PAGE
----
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Last edited by Show Don't Tell at May 21, 2013,
#28
Quote by Show Don't Tell
Oh shit, yes. My mistake. Well, partly. The chord the OP was referring to would be a 4/2 inversion. When I added the bass note, I forgot that to change the inversion label to 6/5. My bad! (The third in the bass was really just for demonstrative purposes, anyways.)

I'm not going to answer that. Bro.


Bro?
#29
it has no function if there isn't a context, dumby


Only context we have is that we know it is preceded by a minor chord and we can assume that TS hears it as a chord because he is asking for a chord name. So I think that throws tone cluster straight out the window, but yes I kind of agree with the general consensus....this thread is abysmal >_<

EDIT --> and come on...my improv isn't that bad /end shamless self promotion
Last edited by Erc at May 22, 2013,
#32
Tone clusters can exist in tonal music...


Only if the music is hybrid. I wouldn't call it tonal music even though tonal music can (obviously, since it is within the realm of possibility, have atonal moments. but tone clusters are by definition, and I'll argue this point all day, percussive...much like thelonious monk hitting the keyboard with his elbow.) have purely percussive moments. Would call the moment atonal though since tone clusters don't function harmonically... ever... otherwise, you name it as a chord.


EDIT --> In fact, I would say the pitch regions of a tone cluster actually don't matter. ever since its effect is non harmonic and non melodic.
Last edited by Erc at May 22, 2013,
#33
as defined by you...

Tone clusters were used centuries before Monk.

This is worse than the 'do 2 notes count as a chord?" debates.
#34
First of all, I never said cluster, I said collection, by which I just meant that it was a group of pitches. That is true in the same way that a major triad is a group of pitches. Second of all, tone clusters can be, but are not always percussive, in fact they're mostly not percussive. Third of all, what does "non-harmonic" and "non-melodic" mean? Harmony = multiple pitches sounded simultaneously therefore clusters are, by defintiion, harmonic events.
#35
Here's a video explaining what I'm talking about with examples of atonal music and hybrid music.

http://www.youtube.com/watch?v=SM2XeTxM3-8


EDIT --> Calling it a collection isn't even an analysis and definitely isn't a chord, and I would say that clusters only differ in that you can name the occurrence of parallel tone rows as 'collections.' You only call it a collection when it doesn't function harmonically, and yes, genuinely atonal music (12 tone rows) don't function the same harmonically (even though we could use the word harmony loosely as two or more notes played together, but that's not tonal harmony, which entails the resolution of dissonances.) also, to open up a can of worms... I think two note chords do exist (due to the overtone series.)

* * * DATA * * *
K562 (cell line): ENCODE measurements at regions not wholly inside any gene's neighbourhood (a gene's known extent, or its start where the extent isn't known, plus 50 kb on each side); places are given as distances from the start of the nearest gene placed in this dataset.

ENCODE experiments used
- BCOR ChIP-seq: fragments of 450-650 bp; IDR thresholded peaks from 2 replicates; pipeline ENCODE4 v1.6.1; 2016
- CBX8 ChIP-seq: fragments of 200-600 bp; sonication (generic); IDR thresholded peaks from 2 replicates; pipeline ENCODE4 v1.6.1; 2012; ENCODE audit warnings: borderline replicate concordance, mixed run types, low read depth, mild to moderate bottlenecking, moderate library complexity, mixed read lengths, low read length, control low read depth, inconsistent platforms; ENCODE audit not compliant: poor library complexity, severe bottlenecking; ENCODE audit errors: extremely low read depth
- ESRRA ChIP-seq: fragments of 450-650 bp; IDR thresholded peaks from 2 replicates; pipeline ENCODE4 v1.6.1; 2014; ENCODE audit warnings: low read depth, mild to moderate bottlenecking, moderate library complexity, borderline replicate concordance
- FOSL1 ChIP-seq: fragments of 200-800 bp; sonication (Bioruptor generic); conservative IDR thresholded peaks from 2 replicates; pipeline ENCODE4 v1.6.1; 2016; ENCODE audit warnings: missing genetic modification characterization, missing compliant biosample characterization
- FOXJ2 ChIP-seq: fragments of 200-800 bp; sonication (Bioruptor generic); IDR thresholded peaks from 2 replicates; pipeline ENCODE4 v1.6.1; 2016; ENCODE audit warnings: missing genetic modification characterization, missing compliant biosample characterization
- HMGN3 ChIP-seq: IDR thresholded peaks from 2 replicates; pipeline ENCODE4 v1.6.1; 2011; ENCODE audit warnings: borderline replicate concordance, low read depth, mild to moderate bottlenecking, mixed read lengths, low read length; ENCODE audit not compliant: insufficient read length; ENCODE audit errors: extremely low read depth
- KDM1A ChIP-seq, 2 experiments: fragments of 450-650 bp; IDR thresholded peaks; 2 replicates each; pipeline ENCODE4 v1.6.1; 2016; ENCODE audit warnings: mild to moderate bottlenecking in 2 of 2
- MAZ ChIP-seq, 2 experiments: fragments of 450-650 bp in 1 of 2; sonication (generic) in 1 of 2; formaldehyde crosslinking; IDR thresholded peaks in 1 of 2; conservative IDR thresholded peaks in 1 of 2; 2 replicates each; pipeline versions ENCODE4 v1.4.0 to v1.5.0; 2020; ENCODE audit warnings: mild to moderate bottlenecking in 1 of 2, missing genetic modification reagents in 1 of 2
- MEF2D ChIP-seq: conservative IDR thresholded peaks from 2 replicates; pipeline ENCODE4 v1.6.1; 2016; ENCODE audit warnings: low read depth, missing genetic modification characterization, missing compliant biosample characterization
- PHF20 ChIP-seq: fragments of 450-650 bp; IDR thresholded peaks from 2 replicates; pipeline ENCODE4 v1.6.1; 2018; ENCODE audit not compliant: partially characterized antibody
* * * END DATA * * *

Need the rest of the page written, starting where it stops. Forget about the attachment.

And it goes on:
Last edited by Erc at May 22, 2013,
#36
can you not
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#38
Quote by griffRG7321
This is worse than the 'do 2 notes count as a chord?" debates.
Well that settles it, I'm here for the long haul in the hope this thread turns into one of those.

In the mean time, I'll just sort of chuckle along with , "wull, I puts my fingeys, hur, hur, and hur, and I madez me a nu chord. Wut thu heck is it.....
#39
"wull, I puts my fingeys, hur, hur, and hur, and I madez me a nu chord. Wut thu heck is it.....


lol. On that note, only other time (now that I've thought about it a bit) that I would use term collection or assortment of pitches if it is a genuinely random musical event with no coherency in relation to the musical line. There are a few 20th century composers that tend to do things like this (and a few using number generators and other such random processes, then it is fair to call it an assortment of pitches, but so long as there is a phrase (melodic, if there is no phrase it is non melodic) or tonal harmony (elegant voice leading in polyphony or typical harmonic function in homophony) I would always say, FIND IT A CHORD NAME! =)


EDIT --> Scene: John Cage talking to John Nash " okay so lets roll some dice here to see what pitches we get. "
Last edited by Erc at May 22, 2013,
#40
That is completely absurd. Have you ever heard of set theory? As in like... the analytical method used to analyze buckets of music from the 20th/21st century that is totally based on the idea of pitch collections?